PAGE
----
Environmental Science students and the Ecology Club were joined by AP Biology and National Honor Society students on a trip that explored the past, present, and future of the Hudson River Estuary. The students sailed out of Kingston on April 25th aboard the Hudson River Sloop Clearwater, a reproduction of the historical sailing vessels built particularly for use on the Hudson and once a common sight on the river. Clearwater hosts environmental education programs and acts as a steward and advocate for this magnificent natural resource.
On-board, the group cruised the waters near the Rondout Creek Light House in search of adventure and clues to what lay beneath them in the river.
They divided into groups and rotated through stations to engage in different activities with the Clearwater’s educator-sailors. The students manned the rudder and steered the vessel, raised the sails (and sang some songs), and learned about navigational tools and life aboard a sloop like the Clearwater.
They looked at water chemistry tests and discovered the rain that was falling was fairly acidic. They caught and discussed different types of fish in the river, including perch, hogchoker (pictured), American eel, and catfish.
They also conducted water trawling tests for microplastics, and unfortunately, they found some. Microplastics are a burgeoning environmental issue – tiny nonbiodegradable pieces of plastic (some at the microscopic level) caused by discarded plastic being broken down by waves and weather, or coming from microbeads used in cosmetic products such as toothpaste and exfoliating cleansers. Microplastics carry toxins and can cause harm to fish and other marine life. One of our students on the trip, Stella Fairall, did her senior exhibition on microbeads and led a discussion with her group on their dangers. Clearwater is participating with other organizations to collect and report results of microplastics in the environment to help support legislation that would curb this pollution.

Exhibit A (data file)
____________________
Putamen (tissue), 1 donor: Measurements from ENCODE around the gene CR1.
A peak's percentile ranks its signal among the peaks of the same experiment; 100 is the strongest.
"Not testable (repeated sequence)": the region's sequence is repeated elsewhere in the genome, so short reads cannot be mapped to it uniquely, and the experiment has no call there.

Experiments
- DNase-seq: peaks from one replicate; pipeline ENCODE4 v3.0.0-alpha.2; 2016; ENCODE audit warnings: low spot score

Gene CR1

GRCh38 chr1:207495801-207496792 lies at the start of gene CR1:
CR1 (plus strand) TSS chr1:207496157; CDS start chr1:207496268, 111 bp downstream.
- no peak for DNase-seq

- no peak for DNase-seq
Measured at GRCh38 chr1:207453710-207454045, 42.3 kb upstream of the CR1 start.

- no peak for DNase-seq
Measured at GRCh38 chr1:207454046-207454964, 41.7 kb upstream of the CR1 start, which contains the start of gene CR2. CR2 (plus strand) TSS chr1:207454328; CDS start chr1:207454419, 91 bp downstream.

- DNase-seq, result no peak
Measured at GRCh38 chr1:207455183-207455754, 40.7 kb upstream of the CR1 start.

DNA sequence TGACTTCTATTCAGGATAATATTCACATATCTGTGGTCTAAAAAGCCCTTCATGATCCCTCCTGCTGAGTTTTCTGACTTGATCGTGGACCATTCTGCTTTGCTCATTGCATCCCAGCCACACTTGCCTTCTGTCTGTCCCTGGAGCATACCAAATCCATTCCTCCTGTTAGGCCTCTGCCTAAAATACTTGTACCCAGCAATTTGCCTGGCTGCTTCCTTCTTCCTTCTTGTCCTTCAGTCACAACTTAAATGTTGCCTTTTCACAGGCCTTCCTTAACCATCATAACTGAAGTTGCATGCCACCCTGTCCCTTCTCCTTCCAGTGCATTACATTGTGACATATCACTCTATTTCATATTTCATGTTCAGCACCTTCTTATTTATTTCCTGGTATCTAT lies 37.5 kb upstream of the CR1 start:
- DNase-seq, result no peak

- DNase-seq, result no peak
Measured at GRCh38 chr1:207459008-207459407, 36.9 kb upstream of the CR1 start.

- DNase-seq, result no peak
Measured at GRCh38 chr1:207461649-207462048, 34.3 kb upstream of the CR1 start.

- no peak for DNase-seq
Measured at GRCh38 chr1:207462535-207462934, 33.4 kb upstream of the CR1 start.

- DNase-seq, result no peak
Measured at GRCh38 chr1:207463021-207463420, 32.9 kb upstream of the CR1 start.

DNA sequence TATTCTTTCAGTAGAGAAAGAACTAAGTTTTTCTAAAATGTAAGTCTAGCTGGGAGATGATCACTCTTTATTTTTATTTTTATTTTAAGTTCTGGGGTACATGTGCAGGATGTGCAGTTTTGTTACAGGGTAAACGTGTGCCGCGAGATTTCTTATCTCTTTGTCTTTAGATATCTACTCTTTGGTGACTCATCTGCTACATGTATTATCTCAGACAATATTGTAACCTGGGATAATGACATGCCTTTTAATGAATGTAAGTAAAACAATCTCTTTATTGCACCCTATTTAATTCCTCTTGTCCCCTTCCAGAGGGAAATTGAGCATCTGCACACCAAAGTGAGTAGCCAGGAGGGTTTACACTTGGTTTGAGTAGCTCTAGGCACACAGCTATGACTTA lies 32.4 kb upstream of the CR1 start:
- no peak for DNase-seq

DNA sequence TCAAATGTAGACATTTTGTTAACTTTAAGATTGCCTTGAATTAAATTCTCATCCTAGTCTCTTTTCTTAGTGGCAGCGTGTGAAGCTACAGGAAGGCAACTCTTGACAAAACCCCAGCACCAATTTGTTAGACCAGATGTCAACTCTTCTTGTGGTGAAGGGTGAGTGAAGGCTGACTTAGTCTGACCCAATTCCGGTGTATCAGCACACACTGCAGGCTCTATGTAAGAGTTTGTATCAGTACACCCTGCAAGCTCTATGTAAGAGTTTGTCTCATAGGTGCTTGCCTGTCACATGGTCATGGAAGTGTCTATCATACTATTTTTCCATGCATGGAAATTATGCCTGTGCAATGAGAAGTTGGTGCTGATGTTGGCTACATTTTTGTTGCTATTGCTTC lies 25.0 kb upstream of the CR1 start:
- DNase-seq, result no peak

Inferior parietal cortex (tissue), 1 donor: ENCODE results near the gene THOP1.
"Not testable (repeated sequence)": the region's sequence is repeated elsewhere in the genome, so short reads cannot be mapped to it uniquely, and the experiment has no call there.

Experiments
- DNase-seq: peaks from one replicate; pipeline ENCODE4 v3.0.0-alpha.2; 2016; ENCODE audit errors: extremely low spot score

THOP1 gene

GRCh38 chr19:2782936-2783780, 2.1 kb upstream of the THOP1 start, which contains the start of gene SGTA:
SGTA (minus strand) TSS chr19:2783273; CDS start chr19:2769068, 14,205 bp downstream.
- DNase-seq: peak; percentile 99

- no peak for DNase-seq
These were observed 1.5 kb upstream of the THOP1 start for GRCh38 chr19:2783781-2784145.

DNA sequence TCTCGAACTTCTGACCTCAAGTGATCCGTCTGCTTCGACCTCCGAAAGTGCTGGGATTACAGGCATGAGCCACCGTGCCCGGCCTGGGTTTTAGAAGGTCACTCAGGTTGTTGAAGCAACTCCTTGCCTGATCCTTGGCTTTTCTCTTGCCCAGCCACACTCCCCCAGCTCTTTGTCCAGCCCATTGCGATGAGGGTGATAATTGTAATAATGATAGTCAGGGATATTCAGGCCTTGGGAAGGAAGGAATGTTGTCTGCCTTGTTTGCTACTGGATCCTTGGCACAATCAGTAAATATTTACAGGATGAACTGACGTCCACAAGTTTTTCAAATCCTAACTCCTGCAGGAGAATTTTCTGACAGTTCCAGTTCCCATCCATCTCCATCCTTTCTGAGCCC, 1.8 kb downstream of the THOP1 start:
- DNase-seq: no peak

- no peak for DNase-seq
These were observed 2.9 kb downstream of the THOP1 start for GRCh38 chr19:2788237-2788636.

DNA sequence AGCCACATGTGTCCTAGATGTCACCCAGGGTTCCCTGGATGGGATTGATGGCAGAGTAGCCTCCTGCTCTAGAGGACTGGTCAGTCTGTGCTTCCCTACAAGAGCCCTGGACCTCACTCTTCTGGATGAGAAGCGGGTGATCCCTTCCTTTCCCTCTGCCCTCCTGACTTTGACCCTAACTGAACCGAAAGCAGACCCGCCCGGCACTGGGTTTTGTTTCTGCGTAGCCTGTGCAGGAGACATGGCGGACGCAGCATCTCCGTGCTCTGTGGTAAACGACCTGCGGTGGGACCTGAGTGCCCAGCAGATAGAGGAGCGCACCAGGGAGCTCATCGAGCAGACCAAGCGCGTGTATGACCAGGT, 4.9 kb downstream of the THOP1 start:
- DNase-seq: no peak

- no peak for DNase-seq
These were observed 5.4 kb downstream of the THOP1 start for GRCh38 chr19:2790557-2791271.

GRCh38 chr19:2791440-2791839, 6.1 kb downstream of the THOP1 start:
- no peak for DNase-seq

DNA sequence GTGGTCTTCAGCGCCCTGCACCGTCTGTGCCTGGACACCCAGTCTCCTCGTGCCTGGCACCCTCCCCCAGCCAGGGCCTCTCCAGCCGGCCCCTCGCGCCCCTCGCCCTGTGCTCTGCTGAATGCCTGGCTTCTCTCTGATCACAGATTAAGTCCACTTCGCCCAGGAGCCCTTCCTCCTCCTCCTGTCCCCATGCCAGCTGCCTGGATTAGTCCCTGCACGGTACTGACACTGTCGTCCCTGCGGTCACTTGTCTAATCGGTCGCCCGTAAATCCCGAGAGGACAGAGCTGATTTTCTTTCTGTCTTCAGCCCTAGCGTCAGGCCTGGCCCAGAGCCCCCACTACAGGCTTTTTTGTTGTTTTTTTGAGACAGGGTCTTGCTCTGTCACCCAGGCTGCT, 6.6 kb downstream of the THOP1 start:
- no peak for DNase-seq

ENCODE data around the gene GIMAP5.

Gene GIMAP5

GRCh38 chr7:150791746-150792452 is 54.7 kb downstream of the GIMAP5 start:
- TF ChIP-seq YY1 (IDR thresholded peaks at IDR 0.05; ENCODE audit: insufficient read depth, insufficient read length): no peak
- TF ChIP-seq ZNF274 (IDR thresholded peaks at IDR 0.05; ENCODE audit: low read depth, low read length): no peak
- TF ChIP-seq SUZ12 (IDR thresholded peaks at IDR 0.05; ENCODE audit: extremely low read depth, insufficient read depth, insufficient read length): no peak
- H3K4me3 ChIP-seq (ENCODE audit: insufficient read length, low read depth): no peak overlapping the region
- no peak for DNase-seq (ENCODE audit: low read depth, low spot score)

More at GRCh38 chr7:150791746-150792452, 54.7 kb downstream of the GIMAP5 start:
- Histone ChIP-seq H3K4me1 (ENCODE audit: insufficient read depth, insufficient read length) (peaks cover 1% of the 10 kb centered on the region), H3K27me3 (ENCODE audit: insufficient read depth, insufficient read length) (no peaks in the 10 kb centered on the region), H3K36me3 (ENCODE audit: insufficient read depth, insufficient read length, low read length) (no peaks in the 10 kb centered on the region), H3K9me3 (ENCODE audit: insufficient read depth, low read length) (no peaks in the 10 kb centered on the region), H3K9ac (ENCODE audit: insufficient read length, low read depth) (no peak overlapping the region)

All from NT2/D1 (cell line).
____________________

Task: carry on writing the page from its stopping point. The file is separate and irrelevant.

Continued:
Though it was cold and rainy for most of the day, the students had a really great experience. Several expressed interest in returning to volunteer aboard the Clearwater this summer.
This trip was made possible by a grant CHS science teacher Sandy Fischer wrote and received from the Chatham Education Foundation of the Berkshire Taconic Community Foundation.
You can learn more about the Clearwater and its mission at www.clearwater.org.